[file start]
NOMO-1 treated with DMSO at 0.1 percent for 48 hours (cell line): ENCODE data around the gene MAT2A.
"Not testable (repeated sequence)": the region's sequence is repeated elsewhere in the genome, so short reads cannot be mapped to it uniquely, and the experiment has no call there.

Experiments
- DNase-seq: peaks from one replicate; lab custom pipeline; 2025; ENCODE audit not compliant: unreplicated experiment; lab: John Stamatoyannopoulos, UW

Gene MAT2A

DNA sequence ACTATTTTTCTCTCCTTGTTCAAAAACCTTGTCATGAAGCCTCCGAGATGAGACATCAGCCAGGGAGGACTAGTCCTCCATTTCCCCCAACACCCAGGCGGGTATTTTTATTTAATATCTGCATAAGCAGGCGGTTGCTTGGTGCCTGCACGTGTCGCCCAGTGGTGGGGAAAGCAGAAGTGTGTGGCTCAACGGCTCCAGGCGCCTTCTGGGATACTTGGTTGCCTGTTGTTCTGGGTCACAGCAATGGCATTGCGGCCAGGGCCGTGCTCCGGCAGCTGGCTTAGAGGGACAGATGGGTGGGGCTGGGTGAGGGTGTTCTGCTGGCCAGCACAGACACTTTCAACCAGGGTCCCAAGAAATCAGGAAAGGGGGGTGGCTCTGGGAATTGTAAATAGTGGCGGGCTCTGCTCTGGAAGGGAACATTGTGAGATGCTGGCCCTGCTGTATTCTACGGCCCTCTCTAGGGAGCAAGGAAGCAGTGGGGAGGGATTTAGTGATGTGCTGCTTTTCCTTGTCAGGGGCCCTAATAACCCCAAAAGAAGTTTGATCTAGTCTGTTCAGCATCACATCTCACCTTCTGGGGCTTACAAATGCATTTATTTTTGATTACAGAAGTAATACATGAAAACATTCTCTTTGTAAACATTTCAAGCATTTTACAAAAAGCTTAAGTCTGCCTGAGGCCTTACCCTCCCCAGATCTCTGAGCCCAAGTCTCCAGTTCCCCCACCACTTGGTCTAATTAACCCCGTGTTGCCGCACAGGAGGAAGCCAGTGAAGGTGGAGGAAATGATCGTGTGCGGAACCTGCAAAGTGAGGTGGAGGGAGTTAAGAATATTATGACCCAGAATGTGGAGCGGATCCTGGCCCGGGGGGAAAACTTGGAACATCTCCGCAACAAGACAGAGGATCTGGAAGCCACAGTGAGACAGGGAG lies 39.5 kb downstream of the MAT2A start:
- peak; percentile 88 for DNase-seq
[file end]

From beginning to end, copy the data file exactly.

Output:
NOMO-1 treated with DMSO at 0.1 percent for 48 hours (cell line): ENCODE data around the gene MAT2A.
"Not testable (repeated sequence)": the region's sequence is repeated elsewhere in the genome, so short reads cannot be mapped to it uniquely, and the experiment has no call there.

Experiments
- DNase-seq: peaks from one replicate; lab custom pipeline; 2025; ENCODE audit not compliant: unreplicated experiment; lab: John Stamatoyannopoulos, UW

Gene MAT2A

DNA sequence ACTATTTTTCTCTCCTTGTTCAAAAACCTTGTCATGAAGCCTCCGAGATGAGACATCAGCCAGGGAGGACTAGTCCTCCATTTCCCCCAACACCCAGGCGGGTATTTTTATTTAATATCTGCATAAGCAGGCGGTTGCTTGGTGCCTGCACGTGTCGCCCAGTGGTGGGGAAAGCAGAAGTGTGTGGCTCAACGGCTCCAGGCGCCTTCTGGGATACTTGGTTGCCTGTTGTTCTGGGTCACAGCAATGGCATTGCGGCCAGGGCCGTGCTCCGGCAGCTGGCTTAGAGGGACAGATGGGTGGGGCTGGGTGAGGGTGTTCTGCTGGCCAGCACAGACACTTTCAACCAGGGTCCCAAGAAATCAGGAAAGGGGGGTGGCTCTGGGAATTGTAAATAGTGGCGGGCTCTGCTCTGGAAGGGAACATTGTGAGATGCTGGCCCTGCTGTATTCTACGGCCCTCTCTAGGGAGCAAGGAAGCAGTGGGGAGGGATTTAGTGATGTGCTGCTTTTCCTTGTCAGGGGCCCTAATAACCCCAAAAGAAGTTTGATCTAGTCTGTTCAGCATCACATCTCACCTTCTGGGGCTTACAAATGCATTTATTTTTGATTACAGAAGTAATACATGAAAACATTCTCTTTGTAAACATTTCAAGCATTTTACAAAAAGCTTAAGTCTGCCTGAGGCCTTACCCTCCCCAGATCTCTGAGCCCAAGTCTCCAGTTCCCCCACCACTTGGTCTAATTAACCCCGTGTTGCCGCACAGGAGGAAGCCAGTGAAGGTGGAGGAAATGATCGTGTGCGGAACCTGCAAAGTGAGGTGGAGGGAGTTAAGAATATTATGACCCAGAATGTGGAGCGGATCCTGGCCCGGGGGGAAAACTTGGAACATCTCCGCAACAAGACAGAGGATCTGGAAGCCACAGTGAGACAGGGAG lies 39.5 kb downstream of the MAT2A start:
- peak; percentile 88 for DNase-seq